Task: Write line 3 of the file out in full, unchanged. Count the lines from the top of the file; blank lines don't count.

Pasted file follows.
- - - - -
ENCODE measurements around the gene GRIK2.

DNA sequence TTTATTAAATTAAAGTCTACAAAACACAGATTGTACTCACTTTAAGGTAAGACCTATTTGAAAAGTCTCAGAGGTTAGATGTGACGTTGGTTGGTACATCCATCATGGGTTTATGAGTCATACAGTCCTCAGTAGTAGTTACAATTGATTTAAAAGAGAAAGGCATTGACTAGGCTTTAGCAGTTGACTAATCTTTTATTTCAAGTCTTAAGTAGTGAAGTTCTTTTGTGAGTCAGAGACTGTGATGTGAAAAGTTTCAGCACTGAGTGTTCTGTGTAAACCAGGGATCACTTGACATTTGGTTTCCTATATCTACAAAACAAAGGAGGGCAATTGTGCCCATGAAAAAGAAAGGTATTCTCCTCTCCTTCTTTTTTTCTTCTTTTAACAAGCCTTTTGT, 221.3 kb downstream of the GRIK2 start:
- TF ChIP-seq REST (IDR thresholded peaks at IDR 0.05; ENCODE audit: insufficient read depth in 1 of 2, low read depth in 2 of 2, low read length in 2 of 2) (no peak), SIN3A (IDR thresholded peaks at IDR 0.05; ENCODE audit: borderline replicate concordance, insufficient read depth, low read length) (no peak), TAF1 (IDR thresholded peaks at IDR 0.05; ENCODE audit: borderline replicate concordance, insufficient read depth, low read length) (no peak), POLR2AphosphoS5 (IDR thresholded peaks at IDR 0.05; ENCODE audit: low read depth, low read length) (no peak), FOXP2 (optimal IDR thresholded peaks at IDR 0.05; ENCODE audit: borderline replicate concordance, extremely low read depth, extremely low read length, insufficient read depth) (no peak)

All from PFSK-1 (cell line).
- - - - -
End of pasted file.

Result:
- TF ChIP-seq REST (IDR thresholded peaks at IDR 0.05; ENCODE audit: insufficient read depth in 1 of 2, low read depth in 2 of 2, low read length in 2 of 2) (no peak), SIN3A (IDR thresholded peaks at IDR 0.05; ENCODE audit: borderline replicate concordance, insufficient read depth, low read length) (no peak), TAF1 (IDR thresholded peaks at IDR 0.05; ENCODE audit: borderline replicate concordance, insufficient read depth, low read length) (no peak), POLR2AphosphoS5 (IDR thresholded peaks at IDR 0.05; ENCODE audit: low read depth, low read length) (no peak), FOXP2 (optimal IDR thresholded peaks at IDR 0.05; ENCODE audit: borderline replicate concordance, extremely low read depth, extremely low read length, insufficient read depth) (no peak)